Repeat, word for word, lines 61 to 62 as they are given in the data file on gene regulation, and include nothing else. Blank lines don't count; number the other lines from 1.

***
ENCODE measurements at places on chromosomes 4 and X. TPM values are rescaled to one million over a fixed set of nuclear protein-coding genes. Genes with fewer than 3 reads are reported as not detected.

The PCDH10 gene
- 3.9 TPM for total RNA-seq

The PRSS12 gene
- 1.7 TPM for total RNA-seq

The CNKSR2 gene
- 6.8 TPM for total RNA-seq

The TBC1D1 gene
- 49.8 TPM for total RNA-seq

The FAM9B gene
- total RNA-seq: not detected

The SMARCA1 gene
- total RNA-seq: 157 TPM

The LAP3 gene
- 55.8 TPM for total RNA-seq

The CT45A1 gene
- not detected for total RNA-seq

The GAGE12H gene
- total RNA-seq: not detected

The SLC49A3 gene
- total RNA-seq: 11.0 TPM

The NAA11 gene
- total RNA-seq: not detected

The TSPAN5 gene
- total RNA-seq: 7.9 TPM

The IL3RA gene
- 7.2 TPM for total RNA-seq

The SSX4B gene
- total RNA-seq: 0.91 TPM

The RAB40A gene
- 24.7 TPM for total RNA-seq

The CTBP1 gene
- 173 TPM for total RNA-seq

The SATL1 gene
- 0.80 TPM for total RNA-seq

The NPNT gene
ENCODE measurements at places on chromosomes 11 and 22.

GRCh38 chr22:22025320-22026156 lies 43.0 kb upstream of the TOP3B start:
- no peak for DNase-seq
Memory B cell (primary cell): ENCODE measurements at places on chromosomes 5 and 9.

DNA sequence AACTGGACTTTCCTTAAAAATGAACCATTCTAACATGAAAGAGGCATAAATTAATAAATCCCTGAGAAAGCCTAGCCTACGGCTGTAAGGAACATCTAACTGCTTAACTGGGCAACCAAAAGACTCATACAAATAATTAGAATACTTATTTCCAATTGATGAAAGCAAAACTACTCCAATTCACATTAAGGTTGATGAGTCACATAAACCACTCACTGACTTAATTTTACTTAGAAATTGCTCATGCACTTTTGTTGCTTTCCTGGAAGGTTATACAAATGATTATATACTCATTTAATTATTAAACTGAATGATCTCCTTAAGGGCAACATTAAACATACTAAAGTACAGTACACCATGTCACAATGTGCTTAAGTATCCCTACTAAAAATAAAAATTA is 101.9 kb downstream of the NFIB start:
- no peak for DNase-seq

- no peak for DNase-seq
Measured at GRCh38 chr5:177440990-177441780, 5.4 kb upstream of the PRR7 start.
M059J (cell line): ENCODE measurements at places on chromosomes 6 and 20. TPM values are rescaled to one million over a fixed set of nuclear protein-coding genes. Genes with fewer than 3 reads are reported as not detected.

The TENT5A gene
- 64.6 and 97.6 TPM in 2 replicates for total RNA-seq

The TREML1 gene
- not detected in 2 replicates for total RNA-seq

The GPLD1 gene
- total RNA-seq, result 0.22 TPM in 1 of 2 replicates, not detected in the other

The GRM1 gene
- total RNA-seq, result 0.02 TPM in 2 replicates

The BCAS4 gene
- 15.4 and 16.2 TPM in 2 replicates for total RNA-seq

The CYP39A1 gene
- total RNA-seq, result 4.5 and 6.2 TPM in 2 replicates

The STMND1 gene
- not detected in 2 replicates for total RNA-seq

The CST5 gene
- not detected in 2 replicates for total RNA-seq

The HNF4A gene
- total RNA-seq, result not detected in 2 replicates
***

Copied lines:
- not detected in 2 replicates for total RNA-seq

The HNF4A gene